William Constable, recently married astrologer and mathematician, has settled into routine work as a physician when he is requested to attend two prisoners in the Tower of London. Both are accused of separate acts treason, but their backgrounds suggest there may be a connection.
Sir Francis Walsingham and Lord Burghley urge William to discover further intelligence from the prisoners while tending their injuries from torture.
The agent’s investigations lead him to the French Embassy, which lies at the heart of a conspiracy which threatens the nation.
Through his enquiries, an unsuspecting William becomes entangled in a perilous web of politicking and religious fervour.
The threat comes from one the most powerful men in the English court – one referred to as the Queen’s Devil.
William faces a race against time to unpick these ties, climaxing in a daring raid on the Embassy.
Praise for Paul Walker:
“Walker skilfully creates a treacherous world of half-truths, plots and duplicity… simmering with impending danger.” Michael Ward, author of Rags of Time.
“A gripping and evocative page-turner that vibrantly brings Elizabeth’s London to life.” Steven Veerapen, author of A Dangerous Trade.
“Full of convincing characters both historical and imagined.” Peter Tonkin
Pick up your copy for free with Kindle Unlimited subscription.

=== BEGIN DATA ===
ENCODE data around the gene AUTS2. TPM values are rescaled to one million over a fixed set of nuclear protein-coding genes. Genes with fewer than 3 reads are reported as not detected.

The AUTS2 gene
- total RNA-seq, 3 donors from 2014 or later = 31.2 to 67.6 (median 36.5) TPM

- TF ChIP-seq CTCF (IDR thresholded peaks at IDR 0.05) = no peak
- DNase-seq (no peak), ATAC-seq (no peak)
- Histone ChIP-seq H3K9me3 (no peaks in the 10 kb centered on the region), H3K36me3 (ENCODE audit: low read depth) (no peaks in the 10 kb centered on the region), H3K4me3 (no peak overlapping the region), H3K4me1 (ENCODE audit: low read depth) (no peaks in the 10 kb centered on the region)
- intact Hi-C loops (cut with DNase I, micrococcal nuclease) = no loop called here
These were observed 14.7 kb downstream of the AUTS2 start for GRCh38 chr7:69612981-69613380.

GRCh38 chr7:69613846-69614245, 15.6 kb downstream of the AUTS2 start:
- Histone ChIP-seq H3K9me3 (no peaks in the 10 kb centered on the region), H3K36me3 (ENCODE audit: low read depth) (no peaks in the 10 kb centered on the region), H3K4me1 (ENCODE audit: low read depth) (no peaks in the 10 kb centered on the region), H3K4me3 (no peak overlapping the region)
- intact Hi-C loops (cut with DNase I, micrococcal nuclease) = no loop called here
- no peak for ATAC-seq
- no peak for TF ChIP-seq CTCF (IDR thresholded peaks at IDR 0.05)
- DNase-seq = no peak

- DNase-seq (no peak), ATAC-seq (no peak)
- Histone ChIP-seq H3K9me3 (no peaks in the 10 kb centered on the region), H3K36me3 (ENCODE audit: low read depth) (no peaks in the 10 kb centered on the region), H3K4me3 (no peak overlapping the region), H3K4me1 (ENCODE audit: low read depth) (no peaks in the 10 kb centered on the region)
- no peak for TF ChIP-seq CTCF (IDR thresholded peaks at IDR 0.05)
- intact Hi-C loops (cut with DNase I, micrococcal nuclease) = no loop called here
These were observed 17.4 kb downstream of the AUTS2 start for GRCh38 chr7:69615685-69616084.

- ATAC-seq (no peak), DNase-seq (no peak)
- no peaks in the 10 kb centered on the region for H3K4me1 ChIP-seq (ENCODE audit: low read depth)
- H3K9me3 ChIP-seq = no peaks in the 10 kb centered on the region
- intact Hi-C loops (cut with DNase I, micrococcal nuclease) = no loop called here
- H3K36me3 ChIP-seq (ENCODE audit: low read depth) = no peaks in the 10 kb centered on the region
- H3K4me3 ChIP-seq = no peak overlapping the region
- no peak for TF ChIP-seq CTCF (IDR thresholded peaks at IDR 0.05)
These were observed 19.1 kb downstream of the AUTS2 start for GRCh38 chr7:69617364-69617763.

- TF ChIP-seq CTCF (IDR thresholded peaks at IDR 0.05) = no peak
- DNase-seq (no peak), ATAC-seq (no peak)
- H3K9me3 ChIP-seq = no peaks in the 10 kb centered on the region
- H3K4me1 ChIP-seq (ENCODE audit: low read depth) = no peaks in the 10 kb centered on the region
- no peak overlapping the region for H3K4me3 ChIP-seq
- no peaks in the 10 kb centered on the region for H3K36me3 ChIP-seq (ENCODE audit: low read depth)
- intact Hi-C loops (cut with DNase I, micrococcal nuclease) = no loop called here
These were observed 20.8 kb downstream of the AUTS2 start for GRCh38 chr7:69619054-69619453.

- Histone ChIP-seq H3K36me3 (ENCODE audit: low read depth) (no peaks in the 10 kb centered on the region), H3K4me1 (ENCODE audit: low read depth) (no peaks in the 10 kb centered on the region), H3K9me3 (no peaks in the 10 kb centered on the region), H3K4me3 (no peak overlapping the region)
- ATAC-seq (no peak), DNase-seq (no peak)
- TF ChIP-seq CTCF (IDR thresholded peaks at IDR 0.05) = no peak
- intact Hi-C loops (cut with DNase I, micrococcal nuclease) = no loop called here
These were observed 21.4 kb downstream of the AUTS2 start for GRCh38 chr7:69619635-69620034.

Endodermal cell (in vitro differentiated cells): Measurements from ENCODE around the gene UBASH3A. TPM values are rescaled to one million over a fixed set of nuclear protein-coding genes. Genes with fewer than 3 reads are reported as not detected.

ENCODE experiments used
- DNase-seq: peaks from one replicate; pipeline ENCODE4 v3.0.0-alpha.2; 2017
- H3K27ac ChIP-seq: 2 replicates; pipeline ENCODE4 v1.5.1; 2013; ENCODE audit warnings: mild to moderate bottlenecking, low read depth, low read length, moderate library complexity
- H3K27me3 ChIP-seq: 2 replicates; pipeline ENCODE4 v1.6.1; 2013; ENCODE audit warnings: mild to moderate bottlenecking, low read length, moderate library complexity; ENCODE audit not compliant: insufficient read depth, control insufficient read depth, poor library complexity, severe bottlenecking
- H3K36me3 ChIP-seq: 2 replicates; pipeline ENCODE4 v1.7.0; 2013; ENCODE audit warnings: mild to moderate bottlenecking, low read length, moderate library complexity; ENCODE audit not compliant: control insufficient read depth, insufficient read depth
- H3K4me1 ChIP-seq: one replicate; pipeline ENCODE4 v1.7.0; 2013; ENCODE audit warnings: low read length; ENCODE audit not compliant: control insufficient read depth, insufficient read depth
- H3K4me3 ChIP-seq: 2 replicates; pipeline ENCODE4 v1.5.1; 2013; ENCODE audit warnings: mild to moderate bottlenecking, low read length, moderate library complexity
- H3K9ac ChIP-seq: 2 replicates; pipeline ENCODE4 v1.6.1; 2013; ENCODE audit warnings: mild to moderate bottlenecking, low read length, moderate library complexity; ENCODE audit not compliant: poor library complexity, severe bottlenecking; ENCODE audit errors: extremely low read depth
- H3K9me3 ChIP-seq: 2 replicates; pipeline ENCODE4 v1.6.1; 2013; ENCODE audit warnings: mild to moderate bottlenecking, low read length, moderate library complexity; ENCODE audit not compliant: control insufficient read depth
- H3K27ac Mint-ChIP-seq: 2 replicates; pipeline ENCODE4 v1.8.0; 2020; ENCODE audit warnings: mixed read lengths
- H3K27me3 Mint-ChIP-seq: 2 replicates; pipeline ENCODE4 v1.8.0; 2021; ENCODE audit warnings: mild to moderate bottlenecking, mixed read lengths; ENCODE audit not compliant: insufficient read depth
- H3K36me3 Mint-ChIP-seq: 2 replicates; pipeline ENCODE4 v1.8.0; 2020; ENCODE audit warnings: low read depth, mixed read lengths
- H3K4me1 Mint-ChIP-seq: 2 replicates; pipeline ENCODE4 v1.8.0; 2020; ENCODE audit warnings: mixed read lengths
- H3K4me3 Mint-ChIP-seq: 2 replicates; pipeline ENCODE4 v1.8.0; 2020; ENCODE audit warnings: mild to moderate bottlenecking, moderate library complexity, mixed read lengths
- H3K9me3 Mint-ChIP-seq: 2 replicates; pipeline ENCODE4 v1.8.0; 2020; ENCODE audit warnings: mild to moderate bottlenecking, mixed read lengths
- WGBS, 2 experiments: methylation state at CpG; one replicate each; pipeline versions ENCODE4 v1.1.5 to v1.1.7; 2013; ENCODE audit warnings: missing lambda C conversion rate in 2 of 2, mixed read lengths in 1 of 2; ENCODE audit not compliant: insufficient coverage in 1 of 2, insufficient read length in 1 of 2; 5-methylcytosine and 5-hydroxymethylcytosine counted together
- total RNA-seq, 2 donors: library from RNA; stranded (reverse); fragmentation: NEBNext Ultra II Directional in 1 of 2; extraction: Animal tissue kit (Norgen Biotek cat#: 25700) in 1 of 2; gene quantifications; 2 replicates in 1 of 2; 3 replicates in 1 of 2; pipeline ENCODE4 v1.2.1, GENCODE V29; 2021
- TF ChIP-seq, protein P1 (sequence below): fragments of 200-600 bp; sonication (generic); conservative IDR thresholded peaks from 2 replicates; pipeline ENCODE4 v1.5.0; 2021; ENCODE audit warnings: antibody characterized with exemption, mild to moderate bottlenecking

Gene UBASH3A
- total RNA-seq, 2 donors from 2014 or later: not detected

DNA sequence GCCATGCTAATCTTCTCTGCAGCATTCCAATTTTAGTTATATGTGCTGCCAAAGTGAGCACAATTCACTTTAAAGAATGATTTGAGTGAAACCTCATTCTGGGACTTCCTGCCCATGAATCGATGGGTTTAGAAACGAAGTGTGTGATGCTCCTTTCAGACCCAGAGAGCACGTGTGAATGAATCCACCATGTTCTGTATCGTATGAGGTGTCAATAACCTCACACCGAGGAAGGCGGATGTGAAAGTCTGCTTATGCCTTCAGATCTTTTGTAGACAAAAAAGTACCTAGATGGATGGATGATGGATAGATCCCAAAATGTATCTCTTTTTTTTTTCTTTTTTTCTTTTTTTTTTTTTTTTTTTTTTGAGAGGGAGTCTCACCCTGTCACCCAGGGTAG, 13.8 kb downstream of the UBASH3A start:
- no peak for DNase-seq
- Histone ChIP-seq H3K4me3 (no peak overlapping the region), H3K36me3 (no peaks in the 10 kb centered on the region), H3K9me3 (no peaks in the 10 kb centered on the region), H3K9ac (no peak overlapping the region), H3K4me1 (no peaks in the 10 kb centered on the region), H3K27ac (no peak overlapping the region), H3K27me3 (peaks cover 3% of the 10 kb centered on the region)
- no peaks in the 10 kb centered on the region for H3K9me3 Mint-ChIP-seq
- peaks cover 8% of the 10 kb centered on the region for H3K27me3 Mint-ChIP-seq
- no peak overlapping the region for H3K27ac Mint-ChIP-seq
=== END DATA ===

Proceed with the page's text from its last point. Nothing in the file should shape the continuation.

Paul is married and lives in a village 30 miles north of London. Having worked in universities and run his own business, he is now a full-time writer of fiction and part-time director of an education trust. His writing in a garden shed is regularly disrupted by children and a growing number of grandchildren and dogs.
Paul writes historical fiction. He inherited his love of British history and historical fiction from his mother, who was an avid member of Richard III Society. The William Constable series of historical thrillers is based around real characters and events in the late sixteenth century. The first two books in the series – State of Treason and A Necessary Killing – were published in 2019. The third book, titled The Queen’s Devil, was published in the summer of 2020.
A note about self publishing from Tudor author Dr. Wendy J. Dunn
My current Work-in-Progress, Falling Pomegranate Seeds: All Manner of Things, was originally set to be published this year. In light of the current global circumstance, however, I decided to delay its release.
I am delighted to announce that I have officially set a new publication date: January 15th 2021.